From pollen to peanuts to shellfish, many seemingly innocuous things in our environment can set off an allergic reaction.
While we most often hear about allergies appearing in children, those same immune responses can emerge during adulthood, too. Adult-onset allergies — including food allergies — can be disruptive, to say the least. If you’re diagnosed with an allergy to a specific food, whether minor or life-threatening, you’ll have to reconsider the way you cook, eat out, travel and socialize.
Plenty of newly allergic adults have no experience with food allergy management. Here’s what you need to know to avoid a potentially serious allergic reaction.
What Causes Adult-Onset Allergies?
Food allergies occur when your body’s immune system has an abnormal response to a food or an environmental substance — such as pet dander, pollen or mold — you’ve come into contact with.
During an allergic reaction, you may have symptoms ranging in severity from hives, itching, swelling of the mouth or eyes and low blood pressure to anaphylactic shock, a potentially life-threatening reaction that causes chest tightness, swelling of the throat, trouble breathing and vomiting.
What triggers an allergy? The most common suspects are seafood, peanuts and tree nuts such as almonds, hazelnuts, walnuts and cashews. Recent research indicates that nearly half of American adults with food allergies developed at least one after the age of 18. Although researchers don’t really know what causes adult allergies, people with allergies to medication, a history of multiple food allergies or hay fever are more likely to have adult allergies. Women and older people also are more susceptible.
If you suspect you might have developed a new allergy in adulthood, it’s important to take steps to avoid potential triggers and keep yourself safe.
How to Deal With an Adult-Onset Allergy
Adult-onset allergies seem to come out of nowhere. You’re indulging in a food you’ve had dozens of times in the past when without warning your meal betrays you: Suddenly, you’re having a reaction that requires either medication or, worse, a trip to the ER.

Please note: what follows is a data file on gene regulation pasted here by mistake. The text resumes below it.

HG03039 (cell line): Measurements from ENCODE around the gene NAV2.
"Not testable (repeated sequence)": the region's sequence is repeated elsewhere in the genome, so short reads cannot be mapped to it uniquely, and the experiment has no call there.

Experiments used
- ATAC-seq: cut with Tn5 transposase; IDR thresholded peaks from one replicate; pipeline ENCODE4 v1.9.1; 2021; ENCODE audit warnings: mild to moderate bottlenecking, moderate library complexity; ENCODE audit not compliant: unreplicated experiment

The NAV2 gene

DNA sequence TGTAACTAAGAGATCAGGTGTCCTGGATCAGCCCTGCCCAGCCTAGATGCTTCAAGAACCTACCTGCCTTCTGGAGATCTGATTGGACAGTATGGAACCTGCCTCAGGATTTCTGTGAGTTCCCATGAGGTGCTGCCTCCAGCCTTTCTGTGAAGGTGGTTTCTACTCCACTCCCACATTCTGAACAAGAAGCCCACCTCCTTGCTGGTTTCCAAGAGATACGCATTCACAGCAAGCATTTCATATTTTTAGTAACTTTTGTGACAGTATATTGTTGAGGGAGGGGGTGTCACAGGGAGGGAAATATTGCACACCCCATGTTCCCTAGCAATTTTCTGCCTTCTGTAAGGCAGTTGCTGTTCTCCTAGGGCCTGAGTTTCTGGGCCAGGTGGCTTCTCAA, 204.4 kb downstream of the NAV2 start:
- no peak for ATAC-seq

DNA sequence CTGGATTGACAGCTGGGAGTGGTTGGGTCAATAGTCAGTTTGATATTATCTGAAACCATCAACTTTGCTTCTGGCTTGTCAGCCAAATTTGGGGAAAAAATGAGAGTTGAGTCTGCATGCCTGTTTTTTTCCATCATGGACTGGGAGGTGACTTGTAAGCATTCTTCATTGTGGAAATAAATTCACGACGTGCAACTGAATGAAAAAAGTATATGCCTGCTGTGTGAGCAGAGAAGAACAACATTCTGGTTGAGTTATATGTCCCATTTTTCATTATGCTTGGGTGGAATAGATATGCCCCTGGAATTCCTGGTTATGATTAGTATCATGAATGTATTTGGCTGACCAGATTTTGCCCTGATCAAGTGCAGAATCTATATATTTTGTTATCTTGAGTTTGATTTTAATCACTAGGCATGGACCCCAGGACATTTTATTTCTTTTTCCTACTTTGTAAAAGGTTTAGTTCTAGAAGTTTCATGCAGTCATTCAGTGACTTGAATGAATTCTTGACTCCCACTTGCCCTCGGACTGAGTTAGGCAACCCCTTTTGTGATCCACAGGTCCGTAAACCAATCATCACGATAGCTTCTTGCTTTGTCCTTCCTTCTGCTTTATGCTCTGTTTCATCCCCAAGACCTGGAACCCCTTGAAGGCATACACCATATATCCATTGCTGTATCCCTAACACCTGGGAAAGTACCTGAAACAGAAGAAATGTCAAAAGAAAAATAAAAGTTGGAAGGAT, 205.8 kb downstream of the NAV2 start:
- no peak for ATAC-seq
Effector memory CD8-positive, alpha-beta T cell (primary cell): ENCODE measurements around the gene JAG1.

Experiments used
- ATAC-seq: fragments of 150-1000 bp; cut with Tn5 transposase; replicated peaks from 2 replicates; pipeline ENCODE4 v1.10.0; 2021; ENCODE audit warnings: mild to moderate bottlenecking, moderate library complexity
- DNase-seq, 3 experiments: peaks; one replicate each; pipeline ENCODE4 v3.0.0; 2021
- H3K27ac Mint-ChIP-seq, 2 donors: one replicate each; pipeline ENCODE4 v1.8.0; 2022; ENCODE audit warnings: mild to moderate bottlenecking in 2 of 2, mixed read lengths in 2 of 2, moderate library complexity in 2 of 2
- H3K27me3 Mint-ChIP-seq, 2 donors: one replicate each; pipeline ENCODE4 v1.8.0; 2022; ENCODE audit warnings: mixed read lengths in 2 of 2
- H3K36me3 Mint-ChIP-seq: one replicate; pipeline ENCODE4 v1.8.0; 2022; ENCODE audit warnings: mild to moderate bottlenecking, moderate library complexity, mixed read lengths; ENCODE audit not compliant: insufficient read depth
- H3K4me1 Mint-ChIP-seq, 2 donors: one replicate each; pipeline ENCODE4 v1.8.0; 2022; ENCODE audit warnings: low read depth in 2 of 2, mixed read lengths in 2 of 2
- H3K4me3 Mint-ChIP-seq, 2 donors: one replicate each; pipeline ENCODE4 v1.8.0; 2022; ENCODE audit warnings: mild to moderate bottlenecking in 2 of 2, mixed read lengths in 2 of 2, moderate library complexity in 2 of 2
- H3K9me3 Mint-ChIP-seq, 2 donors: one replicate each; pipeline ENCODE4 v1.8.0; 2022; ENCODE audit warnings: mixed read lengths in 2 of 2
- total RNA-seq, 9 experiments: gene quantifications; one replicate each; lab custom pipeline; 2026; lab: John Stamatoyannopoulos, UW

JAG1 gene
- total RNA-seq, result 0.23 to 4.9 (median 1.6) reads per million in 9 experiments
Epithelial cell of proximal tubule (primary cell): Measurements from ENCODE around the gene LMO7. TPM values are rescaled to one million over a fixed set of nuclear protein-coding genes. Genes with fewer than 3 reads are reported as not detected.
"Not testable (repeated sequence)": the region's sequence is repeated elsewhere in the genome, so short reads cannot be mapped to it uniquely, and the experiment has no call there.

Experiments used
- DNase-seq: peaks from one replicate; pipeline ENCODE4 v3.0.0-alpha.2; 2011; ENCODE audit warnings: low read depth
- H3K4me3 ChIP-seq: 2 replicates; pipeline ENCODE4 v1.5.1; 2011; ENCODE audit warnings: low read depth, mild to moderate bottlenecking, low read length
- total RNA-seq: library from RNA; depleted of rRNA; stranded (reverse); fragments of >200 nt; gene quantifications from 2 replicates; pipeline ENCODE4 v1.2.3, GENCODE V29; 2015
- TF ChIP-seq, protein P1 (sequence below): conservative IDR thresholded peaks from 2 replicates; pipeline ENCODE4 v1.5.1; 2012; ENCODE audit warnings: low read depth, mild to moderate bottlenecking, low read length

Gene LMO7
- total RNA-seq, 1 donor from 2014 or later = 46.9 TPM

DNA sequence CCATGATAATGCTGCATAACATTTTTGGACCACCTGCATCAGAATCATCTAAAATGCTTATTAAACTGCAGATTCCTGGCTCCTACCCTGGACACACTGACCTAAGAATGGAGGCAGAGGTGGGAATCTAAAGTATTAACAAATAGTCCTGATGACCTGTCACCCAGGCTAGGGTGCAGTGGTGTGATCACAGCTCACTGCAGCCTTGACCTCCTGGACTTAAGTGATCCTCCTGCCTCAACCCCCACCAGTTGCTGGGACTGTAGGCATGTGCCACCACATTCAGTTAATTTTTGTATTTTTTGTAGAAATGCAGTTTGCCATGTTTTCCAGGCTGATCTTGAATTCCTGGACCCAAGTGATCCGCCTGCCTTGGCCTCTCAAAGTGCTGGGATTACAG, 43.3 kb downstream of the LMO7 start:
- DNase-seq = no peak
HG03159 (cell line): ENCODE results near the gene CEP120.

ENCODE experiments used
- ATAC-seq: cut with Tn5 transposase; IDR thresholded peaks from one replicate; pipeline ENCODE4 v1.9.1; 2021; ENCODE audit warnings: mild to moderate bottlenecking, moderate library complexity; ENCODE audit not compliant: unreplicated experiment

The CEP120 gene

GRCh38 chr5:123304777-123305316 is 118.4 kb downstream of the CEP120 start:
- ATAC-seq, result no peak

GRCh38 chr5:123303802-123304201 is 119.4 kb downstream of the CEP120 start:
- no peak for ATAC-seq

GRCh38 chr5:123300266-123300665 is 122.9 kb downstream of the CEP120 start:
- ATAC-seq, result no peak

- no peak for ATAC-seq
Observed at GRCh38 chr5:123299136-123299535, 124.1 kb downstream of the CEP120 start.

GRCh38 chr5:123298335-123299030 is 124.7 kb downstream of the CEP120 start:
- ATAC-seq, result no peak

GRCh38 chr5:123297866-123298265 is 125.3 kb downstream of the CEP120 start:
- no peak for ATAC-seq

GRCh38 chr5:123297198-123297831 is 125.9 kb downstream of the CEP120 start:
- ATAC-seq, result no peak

Confirm any allergy concerns with an allergy specialist. They’ll probably advise you to get tested — allergies are evaluated by exposing some part of you, usually either your blood or skin, to different allergens to see if any of them provokes a reaction.
Once you’ve pinned down what your allergens are, the safest bet is simply to avoid them. If you have a shellfish allergy, you might want to exchange your annual family seafood potluck for a barbecue. Keep in mind, too, that it may not be enough to pick the shrimp out of your linguine. Dishes that contain allergens can set off a reaction, even in small amounts. Everyone is different, so until you get a sense of what your limits are, it’s better to stay on the safe side.
Of course, accidental exposures do happen. In the event you unknowingly eat something that contains small amounts of your allergen, your allergy specialist will recommend that you carry an epinephrine auto-injector with you at all times. The injector is prefilled with a single dose of epinephrine. Injected into the middle of the outer thigh as an emergency treatment, this medicine treats the signs of anaphylaxis. It’s only a temporary solution, though, so go to the ER right away to seek further treatment after administering the medication. In cases of a mild allergic reaction like hives or itchy eyes, it’s also a good idea to have an antihistamine, like Benadryl, readily available.
Unfortunately, there is no cure for adult-onset allergies. Though there have been cases of people outgrowing allergies that emerged during childhood, there’s less research on whether someone who develops an allergy in adulthood can wait it out.
Take the time you need to mourn your favorite peanut ice cream, but don’t try to fight through the pain — it’s best to practice proper food allergy management and avoid whatever causes your immune system to riot. Let your server know about your food allergy before you order. Ask the host of the cookout about the ingredients in specific dishes before you sample them. Read food labels thoroughly at the grocery store. Adult-onset allergies can force you to make significant lifestyle changes, but it’s a sacrifice worth making to avoid an allergic reaction that could jeopardize your health or land you in the hospital.